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Operators kick over 20-plane per airline, merger calls

By Wole Oyebade 
24 November 2017   |   4:13 am
Chairman of the Airline Operators of Nigeria (AON), Capt. Nogie Meggison, on the sidelines of the World Aviation Forum in Abuja, said the ASRTI’s argument runs contrary to logic and...

Chairman of the Airline Operators of Nigeria (AON), Captain Nogie Meggison

Airline operators have kicked over the proposal to benchmark the minimum planes a local airline should have in its fleet to 20. The operators, apparently miffed by the call made by Aviation Safety Round Table Initiative (ASRTI), described it as “mere talks” that does not correspond to the economies of the aviation industry.
The ASRTI, a think-tank group of the aviation sector, recently argued that contrary to the current minimum of two-aircraft requirement for Air Operating Certificate (AOC), the Nigerian Civil Aviation Authority (NCAA) should consider an upward review to force merger of the struggling airlines to emerge stronger for competition on the regional and international fronts.
Chairman of the Airline Operators of Nigeria (AON), Capt. Nogie Meggison, on the sidelines of the World Aviation Forum in Abuja, said the ASRTI’s argument runs contrary to logic and could only have come from those that have no stake in the airlines’ operations.

Meggison said given the cost of an aircraft and the rather difficult operating environment in the country, it would be unfair and wrong to compare local airlines with the likes of Ethiopian Airlines that have over 100 airplanes in its fleet.
He challenged members of the ASRTI to invest in at least one aircraft to put their money where their mouth is. “It is easy to talk on the side; let them come to the field. People that are in the field should be given the credit and honour, especially at this time of economic hardship with interest rate at 26 per cent. Anyone that is in aviation field should be given the credit not side distractions,” he said.
The chairman added that Ethiopian Airlines, which is often cited as standard for Nigerian airlines, is one of the main beneficiaries of Bilateral Air Service Agreement (BASA) and open sky policy; coming into five points (airports) in Nigeria without Nigeria reciprocating any.
Meggison queried: “What is your exchange and mutual benefit with Ethiopia? Back in the days, our forefathers did trade by barter. What economic benefit is Ethiopia putting on the table as human capital, skilled labour, training our youth and economic contribution? Under Ethiopian Airlines have you seen any engineer, mechanic, cabin crew and pilots employed? Yes, they can fly 200 planes because your own policy is not right and you open your backyard to them. Until you recognize and pick your own up, then you have nothing.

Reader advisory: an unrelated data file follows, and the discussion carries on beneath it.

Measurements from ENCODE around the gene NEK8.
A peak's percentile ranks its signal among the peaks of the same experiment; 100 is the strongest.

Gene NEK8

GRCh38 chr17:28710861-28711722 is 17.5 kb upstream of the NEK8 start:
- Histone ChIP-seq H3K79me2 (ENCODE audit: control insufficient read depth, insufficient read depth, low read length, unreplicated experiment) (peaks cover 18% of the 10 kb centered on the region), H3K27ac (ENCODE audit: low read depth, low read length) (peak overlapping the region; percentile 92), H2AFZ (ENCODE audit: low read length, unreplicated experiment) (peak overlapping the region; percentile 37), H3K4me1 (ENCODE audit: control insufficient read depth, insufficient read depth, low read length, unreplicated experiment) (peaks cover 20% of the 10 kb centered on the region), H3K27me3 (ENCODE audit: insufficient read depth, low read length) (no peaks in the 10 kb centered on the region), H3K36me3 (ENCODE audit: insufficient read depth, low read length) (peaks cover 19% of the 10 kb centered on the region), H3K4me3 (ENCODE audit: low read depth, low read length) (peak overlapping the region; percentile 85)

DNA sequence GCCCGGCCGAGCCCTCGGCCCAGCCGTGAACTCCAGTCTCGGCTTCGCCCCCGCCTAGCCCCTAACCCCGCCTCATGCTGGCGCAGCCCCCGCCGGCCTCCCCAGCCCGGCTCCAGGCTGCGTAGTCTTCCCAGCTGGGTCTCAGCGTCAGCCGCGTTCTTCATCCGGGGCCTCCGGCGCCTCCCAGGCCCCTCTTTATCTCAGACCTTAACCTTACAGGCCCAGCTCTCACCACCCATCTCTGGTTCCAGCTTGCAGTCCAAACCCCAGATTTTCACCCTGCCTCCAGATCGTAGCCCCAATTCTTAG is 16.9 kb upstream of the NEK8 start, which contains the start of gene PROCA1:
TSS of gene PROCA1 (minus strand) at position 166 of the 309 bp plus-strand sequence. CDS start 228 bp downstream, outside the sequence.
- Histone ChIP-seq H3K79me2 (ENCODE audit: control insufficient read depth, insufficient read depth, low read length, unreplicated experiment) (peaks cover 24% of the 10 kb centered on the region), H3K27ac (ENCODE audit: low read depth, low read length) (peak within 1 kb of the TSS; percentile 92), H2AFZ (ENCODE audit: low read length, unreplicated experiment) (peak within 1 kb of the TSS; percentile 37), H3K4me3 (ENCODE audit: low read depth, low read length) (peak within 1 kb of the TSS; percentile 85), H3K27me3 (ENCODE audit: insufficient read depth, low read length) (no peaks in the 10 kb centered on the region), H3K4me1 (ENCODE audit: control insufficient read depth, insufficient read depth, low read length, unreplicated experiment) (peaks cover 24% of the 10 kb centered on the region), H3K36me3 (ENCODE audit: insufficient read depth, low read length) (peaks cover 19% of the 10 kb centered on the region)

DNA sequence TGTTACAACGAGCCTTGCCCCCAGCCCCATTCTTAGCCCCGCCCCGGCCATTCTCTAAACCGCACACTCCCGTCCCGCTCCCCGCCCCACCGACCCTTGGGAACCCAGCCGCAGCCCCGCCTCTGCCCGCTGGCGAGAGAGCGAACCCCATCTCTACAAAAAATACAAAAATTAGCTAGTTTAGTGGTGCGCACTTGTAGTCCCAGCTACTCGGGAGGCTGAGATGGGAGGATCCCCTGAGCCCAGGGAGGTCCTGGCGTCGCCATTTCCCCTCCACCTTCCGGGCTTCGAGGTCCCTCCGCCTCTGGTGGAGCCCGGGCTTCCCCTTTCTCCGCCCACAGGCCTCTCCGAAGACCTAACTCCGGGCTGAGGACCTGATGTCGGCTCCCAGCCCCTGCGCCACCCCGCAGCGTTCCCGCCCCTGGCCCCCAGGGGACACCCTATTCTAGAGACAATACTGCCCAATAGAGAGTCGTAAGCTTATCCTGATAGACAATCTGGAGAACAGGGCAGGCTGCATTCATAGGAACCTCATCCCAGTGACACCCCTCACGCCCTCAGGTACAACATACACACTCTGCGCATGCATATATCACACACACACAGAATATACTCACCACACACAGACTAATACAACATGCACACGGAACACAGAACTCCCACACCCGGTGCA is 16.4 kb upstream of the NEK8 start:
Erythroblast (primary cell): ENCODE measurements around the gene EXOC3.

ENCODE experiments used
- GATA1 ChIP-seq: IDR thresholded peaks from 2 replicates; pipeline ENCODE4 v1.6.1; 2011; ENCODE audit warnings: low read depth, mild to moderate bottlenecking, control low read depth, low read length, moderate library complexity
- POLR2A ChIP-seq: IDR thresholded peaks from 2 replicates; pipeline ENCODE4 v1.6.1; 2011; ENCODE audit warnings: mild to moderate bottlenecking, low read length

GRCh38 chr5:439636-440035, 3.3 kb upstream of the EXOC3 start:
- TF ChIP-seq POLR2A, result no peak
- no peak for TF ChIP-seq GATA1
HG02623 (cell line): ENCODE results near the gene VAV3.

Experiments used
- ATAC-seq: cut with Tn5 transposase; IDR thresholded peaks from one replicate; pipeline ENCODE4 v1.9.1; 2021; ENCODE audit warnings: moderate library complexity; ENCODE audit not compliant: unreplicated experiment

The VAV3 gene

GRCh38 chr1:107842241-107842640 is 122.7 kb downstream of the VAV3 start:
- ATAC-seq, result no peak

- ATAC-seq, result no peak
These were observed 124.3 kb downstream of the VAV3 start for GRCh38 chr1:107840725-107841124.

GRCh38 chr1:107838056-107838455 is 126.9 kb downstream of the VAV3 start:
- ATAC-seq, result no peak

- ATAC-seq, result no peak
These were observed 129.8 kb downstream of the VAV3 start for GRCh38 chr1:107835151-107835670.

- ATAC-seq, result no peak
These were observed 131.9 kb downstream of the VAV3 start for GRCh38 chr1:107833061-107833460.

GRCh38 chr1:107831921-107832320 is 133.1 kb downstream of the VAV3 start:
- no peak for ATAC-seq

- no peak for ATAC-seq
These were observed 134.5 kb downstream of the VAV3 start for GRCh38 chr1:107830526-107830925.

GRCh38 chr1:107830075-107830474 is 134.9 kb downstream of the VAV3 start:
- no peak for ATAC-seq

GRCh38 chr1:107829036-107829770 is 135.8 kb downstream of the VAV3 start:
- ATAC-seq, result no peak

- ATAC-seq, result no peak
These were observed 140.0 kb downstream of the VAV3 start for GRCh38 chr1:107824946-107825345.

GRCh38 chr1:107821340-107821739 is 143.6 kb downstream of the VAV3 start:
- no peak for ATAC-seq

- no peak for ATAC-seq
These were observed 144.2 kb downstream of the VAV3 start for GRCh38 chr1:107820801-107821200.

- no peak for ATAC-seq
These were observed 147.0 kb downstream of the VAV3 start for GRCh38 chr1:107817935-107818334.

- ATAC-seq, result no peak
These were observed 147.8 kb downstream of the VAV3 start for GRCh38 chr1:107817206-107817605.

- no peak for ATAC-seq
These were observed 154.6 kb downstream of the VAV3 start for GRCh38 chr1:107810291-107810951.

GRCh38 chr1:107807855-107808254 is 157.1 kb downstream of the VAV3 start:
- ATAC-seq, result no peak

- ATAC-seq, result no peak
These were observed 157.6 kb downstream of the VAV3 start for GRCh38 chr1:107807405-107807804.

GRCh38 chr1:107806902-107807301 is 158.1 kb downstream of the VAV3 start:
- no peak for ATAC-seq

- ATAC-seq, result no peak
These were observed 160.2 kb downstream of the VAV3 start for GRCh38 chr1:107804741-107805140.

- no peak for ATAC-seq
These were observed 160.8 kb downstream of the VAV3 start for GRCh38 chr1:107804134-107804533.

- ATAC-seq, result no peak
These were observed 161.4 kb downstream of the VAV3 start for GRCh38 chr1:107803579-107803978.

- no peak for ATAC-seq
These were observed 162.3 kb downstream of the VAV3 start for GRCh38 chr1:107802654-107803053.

“Ethiopia today have $30 billion invested in the airline. What is Nigerian investment in our airlines? Today, we have 400 pilots unemployed. Are we creating jobs for them? The onus is Nigerians to put Nigeria first for us all to benefit.”
Meggison also ruled out the call for airlines’ merger, saying they are all independent organisations with different business plans. He said while such merger might have been successful in the banking sector, airlines’ case is different as it is all about the investors’ fund capped by conditions.

Managing Director of Med-view Airlines, Muneer Bankole, also said that the number of aircraft to be operated was an issue of regulation and not something that should be bandied around to frustrate the airlines who were already gasping for breathe under stringent operational conditions.
According to Bankole, “ASRTI cannot talk about AOC or aircraft acquisition, and with due respect to my fathers and brothers at the ARTI, the idea for the regulator to increase stake on the minimum number of aircraft for operation doesn’t follow.
“What should matter is how you use what you have to build capacity and entrench the safety needs. Aviation is not a child’s play and we have to contend with a lot of challenges from training of staff to maintenance, which last year we did, and this is the reality of the cost intensive nature of the business,” he said.